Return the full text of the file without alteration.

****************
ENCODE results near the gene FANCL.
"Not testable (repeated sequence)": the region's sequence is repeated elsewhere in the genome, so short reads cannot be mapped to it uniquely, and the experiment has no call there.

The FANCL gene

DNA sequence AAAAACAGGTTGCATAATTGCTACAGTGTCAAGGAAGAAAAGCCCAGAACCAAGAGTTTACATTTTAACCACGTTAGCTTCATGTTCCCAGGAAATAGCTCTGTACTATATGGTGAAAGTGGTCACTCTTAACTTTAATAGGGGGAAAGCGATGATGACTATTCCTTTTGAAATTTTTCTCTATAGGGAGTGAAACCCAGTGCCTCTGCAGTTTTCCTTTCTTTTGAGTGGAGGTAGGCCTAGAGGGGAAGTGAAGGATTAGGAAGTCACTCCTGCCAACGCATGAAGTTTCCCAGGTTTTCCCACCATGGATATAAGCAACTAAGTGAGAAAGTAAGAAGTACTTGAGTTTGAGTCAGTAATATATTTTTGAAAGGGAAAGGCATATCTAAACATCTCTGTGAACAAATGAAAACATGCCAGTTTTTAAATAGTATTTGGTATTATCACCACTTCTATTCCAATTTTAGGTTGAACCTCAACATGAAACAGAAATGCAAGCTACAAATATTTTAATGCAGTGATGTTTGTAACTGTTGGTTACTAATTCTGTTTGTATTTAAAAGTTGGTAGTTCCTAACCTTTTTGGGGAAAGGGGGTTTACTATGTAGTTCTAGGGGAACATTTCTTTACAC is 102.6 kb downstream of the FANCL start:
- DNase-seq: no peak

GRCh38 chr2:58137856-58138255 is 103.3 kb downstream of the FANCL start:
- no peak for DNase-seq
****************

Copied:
ENCODE results near the gene FANCL.
"Not testable (repeated sequence)": the region's sequence is repeated elsewhere in the genome, so short reads cannot be mapped to it uniquely, and the experiment has no call there.

The FANCL gene

DNA sequence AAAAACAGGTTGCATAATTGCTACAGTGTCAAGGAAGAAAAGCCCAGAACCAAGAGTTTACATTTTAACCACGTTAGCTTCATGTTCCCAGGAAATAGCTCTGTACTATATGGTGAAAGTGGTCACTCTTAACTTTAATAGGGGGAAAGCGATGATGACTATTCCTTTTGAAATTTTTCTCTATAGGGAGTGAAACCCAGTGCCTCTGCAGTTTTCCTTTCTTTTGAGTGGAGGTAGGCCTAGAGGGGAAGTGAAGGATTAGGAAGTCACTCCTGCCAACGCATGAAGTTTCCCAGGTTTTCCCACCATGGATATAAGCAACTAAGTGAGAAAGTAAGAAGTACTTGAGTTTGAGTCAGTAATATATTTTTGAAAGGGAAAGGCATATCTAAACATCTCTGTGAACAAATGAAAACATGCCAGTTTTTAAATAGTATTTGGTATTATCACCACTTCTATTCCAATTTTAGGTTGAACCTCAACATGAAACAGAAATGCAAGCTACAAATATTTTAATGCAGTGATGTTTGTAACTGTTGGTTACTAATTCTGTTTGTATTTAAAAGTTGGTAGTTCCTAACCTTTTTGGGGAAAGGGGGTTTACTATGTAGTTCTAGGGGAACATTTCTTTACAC is 102.6 kb downstream of the FANCL start:
- DNase-seq: no peak

GRCh38 chr2:58137856-58138255 is 103.3 kb downstream of the FANCL start:
- no peak for DNase-seq